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Deploying Database Changes

Context: C#, ASP.NET, MS SQL Server, SVN.

Where I work, we have a development database server and a production db server. The servers each run a single instance of SQL Server, which hosts multiple databases. A typical web app will use one or two databases extensively, and will touch dozens of tables, views, and stored procedures.

We develop against the first (duh) and have full access, including creating/altering database objects. We have only read privileges against the second.

When we (and our bosses) are satisfied with the way the app works on Dev, we write an informal deployment doc. Usually it says "run these SQL scripts against this database, then do an xcopy deployment of the app." We hand it over to Operations to do the actual deployment.

For small changes (fix a bug, add a new web page) this tends to work well. However, twice in the past six months, I have messed up a rollout of major new features by forgetting to include a database change: an Alter View, a new sproc, etc.

This is bad. It's unprofessional on my part, causes extended downtime of the web site, and requires the involvement of my manager to push through the second (and third) database change.

The question is, how can I keep track of the database changes I make? Using a tool like Redgate to do a diff on the schemas will create too many false positives because other developers are also making changes. Besides, only the DBA has a license for it.

I already make a conscious attempt to keep database change scripts. Clearly, I don't do it well enough. For my source code, TortoiseSVN's little icon overlays tell me which source files have changed or are new. I need some mechanism in the database to do a similar handholding.

Suggestions, anyone?
Art Metz Send private email
Tuesday, November 11, 2008
We have an object that is responsible for updating any database the app connects to. It checks a version number in the target db and applies the updates in sequence (implementation is a for loop going over a case statement). The developers append their changes to the case statement (instead of applying them interactively) so all changes are tested against the development environment. For some schema changes a failure can be fatal and block the update until fixed, other schema changes are just warnings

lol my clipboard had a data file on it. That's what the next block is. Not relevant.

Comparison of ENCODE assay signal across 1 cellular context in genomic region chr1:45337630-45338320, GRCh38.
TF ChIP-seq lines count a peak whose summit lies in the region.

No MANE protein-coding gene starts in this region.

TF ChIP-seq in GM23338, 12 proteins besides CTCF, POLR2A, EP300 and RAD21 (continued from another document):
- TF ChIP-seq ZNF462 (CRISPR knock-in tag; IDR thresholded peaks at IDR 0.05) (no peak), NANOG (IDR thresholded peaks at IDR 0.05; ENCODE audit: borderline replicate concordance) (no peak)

It may be less flexible than running SQL statements interactively but it enforces a structured approach

jz Send private email
Tuesday, November 11, 2008
Simplest answer would be to never use the GUI/interactive console. Always do database changes in scripts.
Chris Tavares Send private email
Tuesday, November 11, 2008
I've used a technique like jz suggests.  Depending on how many DB instances you can afford to set up, each developer may be able to have his/her own sandbox, where you can use an interactive tool to develop changes. 

Then, script your changes and check them in with your source code.  When your nightly build (you do have a nightly build, don't you?) builds your source, it can run your upgrade scripts against the "integrated" dev DB, and if something's going to break, it'll break in dev before you get to qa or prod.

Vary this theme to handle different environments, but I'll vouch for jz's plan in some rendition.
D. Lambert Send private email
Tuesday, November 11, 2008
Something like what is described in this series of articles:
Wednesday, November 12, 2008
We actually test the Deployment procedures, as part of QA.

So every time new code in delivered, it is installed into QA for testing using the Deployment procedures.
to lazy to log on
Wednesday, November 12, 2008
Thank you all for your suggestions.

JZ: This is something that needs to be enforced among all developers.  I'm afraid it won't fly in my shop.